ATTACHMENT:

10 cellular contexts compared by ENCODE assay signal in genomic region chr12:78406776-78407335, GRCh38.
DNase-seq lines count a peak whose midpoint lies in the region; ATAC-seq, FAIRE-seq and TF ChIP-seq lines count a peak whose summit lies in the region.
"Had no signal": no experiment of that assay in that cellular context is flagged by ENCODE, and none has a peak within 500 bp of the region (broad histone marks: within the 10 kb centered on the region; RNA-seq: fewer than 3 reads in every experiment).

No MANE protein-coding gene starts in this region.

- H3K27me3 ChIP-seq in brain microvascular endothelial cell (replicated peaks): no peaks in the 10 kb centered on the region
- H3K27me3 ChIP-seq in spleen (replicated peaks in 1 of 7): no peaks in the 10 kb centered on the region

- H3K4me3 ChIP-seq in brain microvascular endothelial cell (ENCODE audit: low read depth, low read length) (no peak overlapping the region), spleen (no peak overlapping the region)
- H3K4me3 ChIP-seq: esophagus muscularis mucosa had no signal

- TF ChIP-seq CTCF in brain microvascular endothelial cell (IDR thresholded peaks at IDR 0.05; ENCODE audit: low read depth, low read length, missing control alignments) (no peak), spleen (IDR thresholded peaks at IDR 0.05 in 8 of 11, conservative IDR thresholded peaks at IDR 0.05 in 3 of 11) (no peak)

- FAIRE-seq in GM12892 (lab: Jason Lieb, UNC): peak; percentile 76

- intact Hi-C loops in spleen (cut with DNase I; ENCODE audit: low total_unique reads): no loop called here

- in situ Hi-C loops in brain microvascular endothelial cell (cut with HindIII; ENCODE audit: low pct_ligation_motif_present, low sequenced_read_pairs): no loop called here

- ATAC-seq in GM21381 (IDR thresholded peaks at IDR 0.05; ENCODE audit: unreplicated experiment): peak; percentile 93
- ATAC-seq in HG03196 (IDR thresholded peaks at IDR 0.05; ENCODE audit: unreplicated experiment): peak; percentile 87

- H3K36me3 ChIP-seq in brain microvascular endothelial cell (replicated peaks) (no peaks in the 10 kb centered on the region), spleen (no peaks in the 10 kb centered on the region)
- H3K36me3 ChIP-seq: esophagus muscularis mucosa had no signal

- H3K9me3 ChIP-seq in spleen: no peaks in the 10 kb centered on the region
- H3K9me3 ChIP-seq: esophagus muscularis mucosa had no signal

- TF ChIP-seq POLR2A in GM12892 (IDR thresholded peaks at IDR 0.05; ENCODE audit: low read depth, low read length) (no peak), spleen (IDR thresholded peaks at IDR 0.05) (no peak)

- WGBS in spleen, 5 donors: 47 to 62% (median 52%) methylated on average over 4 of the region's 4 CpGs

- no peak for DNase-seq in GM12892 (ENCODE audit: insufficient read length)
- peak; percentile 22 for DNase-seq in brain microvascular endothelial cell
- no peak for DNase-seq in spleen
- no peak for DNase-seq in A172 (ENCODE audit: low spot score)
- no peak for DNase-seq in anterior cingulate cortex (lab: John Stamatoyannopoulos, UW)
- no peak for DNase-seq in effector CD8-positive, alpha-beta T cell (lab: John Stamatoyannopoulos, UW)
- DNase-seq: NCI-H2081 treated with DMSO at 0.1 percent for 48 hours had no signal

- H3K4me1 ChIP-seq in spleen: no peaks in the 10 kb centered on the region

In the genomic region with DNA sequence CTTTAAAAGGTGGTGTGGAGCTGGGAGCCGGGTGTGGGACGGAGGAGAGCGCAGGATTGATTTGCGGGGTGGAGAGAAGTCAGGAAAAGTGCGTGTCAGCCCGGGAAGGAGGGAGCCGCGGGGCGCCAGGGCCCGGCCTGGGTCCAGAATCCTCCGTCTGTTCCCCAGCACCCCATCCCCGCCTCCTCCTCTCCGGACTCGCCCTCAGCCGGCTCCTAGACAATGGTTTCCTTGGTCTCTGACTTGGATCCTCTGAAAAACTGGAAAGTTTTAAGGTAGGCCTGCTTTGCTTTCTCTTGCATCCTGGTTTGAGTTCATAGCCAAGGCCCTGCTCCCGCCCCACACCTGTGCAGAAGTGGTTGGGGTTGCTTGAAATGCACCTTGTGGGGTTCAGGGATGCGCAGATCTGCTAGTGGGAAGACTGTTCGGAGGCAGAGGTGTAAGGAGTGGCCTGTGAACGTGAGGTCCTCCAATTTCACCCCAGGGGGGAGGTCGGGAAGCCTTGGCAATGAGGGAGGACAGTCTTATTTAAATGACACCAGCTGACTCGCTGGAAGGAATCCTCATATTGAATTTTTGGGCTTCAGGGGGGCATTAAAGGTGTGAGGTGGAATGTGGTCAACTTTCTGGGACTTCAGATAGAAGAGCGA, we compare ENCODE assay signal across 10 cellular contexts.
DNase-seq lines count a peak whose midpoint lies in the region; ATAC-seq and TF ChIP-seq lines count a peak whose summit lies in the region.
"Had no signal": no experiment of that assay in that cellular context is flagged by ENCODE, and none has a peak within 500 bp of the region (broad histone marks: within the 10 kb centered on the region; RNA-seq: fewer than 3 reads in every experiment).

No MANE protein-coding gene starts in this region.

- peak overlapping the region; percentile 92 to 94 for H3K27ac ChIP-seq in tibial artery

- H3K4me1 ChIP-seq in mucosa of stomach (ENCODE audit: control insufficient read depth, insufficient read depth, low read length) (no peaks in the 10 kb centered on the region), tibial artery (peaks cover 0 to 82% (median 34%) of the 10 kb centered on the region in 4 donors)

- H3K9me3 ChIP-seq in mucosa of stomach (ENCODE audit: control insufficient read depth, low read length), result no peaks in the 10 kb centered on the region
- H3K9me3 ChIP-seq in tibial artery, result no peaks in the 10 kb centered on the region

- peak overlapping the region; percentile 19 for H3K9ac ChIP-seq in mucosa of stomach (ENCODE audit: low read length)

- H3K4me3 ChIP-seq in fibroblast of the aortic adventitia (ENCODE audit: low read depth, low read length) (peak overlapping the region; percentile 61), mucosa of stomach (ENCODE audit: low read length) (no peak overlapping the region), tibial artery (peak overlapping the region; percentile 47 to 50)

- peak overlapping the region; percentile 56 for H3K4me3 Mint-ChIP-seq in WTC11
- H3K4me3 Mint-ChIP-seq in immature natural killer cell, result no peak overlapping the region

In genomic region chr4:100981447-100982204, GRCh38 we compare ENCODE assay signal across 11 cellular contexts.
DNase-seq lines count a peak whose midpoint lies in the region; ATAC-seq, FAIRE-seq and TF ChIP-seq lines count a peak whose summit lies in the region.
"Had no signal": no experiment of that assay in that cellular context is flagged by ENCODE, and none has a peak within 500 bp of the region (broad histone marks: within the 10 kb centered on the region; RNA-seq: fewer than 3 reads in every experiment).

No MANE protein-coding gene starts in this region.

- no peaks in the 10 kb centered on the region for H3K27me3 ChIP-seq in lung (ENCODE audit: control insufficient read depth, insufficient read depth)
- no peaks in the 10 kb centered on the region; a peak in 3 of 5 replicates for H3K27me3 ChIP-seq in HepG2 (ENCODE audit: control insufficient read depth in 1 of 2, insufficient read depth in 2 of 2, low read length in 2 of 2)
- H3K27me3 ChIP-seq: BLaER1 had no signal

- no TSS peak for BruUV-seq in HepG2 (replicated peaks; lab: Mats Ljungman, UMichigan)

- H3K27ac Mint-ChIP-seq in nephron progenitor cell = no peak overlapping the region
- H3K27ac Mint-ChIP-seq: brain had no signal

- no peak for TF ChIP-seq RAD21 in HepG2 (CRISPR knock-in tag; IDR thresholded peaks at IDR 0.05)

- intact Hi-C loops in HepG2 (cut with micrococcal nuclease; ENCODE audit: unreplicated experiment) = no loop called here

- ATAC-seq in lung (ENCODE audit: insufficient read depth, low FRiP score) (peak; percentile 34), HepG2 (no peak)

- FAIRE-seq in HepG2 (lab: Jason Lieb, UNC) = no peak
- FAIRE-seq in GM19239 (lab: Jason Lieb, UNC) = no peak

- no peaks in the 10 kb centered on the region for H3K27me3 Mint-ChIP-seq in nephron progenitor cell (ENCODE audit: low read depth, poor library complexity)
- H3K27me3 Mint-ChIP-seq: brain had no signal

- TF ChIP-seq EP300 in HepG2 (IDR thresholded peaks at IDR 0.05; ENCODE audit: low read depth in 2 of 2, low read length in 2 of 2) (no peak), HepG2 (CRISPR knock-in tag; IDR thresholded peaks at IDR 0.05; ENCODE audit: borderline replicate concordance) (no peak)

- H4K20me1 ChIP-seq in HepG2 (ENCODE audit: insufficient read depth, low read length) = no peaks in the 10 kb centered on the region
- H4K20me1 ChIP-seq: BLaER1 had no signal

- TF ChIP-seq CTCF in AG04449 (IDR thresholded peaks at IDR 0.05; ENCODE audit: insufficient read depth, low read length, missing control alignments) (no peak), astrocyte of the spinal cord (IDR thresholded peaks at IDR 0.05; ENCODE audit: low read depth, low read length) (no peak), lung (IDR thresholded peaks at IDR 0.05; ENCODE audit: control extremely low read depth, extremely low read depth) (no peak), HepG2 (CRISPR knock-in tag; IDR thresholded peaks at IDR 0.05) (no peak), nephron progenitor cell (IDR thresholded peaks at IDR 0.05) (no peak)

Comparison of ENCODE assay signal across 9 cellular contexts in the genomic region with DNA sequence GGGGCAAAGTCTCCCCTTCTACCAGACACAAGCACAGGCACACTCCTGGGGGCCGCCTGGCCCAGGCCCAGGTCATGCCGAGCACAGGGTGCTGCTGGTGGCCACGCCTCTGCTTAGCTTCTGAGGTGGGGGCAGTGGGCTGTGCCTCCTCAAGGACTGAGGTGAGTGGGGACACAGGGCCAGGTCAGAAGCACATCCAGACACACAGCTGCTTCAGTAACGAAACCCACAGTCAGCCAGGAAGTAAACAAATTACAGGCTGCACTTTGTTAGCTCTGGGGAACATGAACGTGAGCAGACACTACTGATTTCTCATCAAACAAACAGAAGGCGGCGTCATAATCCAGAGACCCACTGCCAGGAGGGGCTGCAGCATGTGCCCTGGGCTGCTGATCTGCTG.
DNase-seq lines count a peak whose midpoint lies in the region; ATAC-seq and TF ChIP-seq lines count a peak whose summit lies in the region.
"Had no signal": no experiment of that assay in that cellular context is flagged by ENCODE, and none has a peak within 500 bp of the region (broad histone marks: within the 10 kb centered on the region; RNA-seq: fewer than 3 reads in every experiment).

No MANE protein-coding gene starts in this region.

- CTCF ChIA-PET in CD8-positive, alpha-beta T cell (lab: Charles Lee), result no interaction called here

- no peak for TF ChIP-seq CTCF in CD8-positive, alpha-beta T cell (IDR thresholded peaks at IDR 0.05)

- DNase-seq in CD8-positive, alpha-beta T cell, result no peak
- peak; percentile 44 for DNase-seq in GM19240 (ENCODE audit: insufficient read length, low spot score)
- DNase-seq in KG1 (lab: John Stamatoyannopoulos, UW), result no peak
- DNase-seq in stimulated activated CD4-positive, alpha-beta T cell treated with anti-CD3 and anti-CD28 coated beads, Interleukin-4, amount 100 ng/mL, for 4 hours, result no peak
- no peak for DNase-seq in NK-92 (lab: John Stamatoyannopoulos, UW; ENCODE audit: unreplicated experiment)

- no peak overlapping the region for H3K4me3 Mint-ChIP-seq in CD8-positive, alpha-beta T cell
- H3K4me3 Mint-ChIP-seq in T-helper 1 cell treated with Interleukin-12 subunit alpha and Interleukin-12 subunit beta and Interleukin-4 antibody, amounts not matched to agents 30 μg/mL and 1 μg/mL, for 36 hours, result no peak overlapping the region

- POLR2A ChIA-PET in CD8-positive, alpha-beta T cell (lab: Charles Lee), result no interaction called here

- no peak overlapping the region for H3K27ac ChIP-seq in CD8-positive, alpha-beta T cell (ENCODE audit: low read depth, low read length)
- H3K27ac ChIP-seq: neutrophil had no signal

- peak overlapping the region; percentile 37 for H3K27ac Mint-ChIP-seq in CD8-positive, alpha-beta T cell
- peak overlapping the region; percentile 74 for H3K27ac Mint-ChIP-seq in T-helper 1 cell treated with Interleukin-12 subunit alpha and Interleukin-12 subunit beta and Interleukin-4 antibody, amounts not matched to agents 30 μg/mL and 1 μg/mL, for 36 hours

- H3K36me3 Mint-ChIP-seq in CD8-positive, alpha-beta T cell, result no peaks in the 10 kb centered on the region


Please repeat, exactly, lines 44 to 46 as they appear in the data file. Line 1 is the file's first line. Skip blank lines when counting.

No MANE protein-coding gene starts in this region.

- no peaks in the 10 kb centered on the region for H3K27me3 ChIP-seq in lung (ENCODE audit: control insufficient read depth, insufficient read depth)
- no peaks in the 10 kb centered on the region; a peak in 3 of 5 replicates for H3K27me3 ChIP-seq in HepG2 (ENCODE audit: control insufficient read depth in 1 of 2, insufficient read depth in 2 of 2, low read length in 2 of 2)